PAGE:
At times, capital owners inform and guide investors to create customized impact metrics. They share broad guidelines and criteria with the investors to measure the breadth of impact. Such indicators are often vetted by the internal investment committee and capital owners.
Measuring and reporting impact in the Indian market
Presently in India, impact data is self-reported by investees to impact investors providing equity capital. The frequency of data-sharing varies with the size of investees and their geographies of operations. While big investees have the resources to report data monthly, smaller ones working in rural areas share data quarterly or bi-annually. In contrast, impact reporting varies for impact investors offering debt capital. Debt providers face pushback from investees while sourcing impact data. Some borrowers consider them as “lenders” and question the requirement of impact data. At times, these borrowers have limited intent and resources to share the required data.
Often, the country’s impact investors accept the self-reported data at face value. Most of them have continuous visibility into their investees due to frequent review meetings. Further, most equity investors have board membership in their portfolio companies. For them, board meetings are a good platform to validate any information, as investees disclose complete financial and impact data. Though this is uncommon, a few impact-first investors sometimes audit impact data. Some generic impact data is also collected from financial statements, which are already audited. In certain cases, international DFIs conduct surprise audits to verify the accuracy of impact data reported by investees and impact investors. Such audits, however, are rare and infrequent.
For India’s impact investors, one compelling use of such data is publishing impact reports. Impact reports help them to generate interest from capital owners, as most international capital owners, especially DFIs are quite focused on positive impact. As a result, they prefer detailed impact reports to assess the impact created through their capital. To some degree, this has started to influence impact investing in the country. Impact reports also help impact investors to target new capital owners globally. Some suggest that the chances to raise follow-on funding from capital owners are reduced in the absence of comprehensive impact reports. Such reports also help impact investors to highlight positive impact and sector readiness in addition to financial returns. This helps them to build a case to raise follow-on capital from institutional and mainstream investors.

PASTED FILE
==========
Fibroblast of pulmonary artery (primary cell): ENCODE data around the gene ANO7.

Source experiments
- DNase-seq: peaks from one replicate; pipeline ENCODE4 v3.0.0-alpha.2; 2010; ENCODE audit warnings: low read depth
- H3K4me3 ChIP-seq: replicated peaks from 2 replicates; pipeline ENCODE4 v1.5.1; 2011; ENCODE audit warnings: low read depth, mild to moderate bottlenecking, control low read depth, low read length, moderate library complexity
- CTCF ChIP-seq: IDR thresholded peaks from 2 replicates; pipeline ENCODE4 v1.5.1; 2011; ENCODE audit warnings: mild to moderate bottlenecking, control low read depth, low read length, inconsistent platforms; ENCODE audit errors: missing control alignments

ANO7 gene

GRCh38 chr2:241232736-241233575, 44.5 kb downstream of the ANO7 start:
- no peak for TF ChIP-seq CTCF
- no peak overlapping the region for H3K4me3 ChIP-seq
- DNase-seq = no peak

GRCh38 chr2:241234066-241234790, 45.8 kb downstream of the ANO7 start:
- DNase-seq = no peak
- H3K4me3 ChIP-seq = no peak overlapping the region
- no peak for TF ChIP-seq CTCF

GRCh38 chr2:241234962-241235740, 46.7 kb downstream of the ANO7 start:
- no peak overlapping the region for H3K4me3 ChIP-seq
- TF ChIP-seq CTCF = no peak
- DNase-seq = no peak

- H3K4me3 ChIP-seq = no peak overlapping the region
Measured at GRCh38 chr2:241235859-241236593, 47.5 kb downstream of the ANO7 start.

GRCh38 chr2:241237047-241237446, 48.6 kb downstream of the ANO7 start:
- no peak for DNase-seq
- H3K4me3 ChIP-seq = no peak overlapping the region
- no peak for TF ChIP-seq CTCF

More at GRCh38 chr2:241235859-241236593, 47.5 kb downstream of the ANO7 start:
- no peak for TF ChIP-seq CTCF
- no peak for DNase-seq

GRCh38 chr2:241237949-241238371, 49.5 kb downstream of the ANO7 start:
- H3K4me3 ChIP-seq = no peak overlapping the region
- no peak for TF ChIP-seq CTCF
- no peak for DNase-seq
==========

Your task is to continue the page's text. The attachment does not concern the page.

To some extent, impact reports also help India’s impact investors with their deal flow, by getting inbound interest from impact-focused investees. Such investees see some rewards in affiliating with impact-first investors. First, it limits the chances of mission drift arising due to a change in the investors’ business priorities and exit expectations. Second, investees prefer to leverage impact-focused investors’ experience and guidance to create and measure comprehensive impact metrics.
The graphic below indicates how impact can be linked to various stages of a typical investment.
An evolving impact investing landscape
Seeing the progress of impact investing in India, many believe that it will become an integral part of mainstream investing in a few years. But as of now, impact investors have only scratched the surface of the problems in the country. India also needs mainstream investors and innovative ideas to tackle complex social problems. However, with more impact investors continuing to provide proof of success, one can hope that some value-driven mainstream investors will shift their focus to impact investing. They can start by including non-financial criteria in investment decisions, and giving importance to the additionality, intentionality and measurability of impact.
As part of the process of mainstreaming impact investing in India, standardized, sector-specific metrics should become the common language for measuring impact. This will help investors to better understand each sector, evaluate portfolio companies more intelligently and compare sector trends. Most investors suggest that 8-10 standard metrics can cover the breadth of impact for each sector. Additional indicators, most of which are derivatives of standardized metrics, can be added to capture the depth of impact. Such a shared language will be useful in avoiding confusion and improving transparency over terminology in the industry. It will bring cohesion to efforts to define and report impact.
Of course, creating and implementing a standard measurement framework will be challenging. Even the now-ubiquitous internal rate of return took over three decades to be accepted as a concept. Standard metrics can be adopted from or aligned with the Impact Management Project, the SDGs or the GIIN’s IRIS+ metrics. The GIIN, along with impact investors themselves, has already started to create uniform metrics for different sectors. Such metrics can establish rigor in impact measurement and prevent “impact washing.” These metrics can be used to get accurate insights into direct and indirect impact at the customer, investee, portfolio and market levels in India. Such standardized metrics can challenge the sector to answer the question: Does impact lie in the eyes of investors?
This independent research project was made possible by Fletcher Educational Enrichment Fund (FEEF) and IBGC’s Experiential Learning Fund (ELF). Alnoor Ebrahim, Professor of Management at The Fletcher School, served as the faculty advisor for this research.
Mohit Saini is a Master of International Affairs candidate at the Fletcher School.
Photo courtesy of Carlos Muza.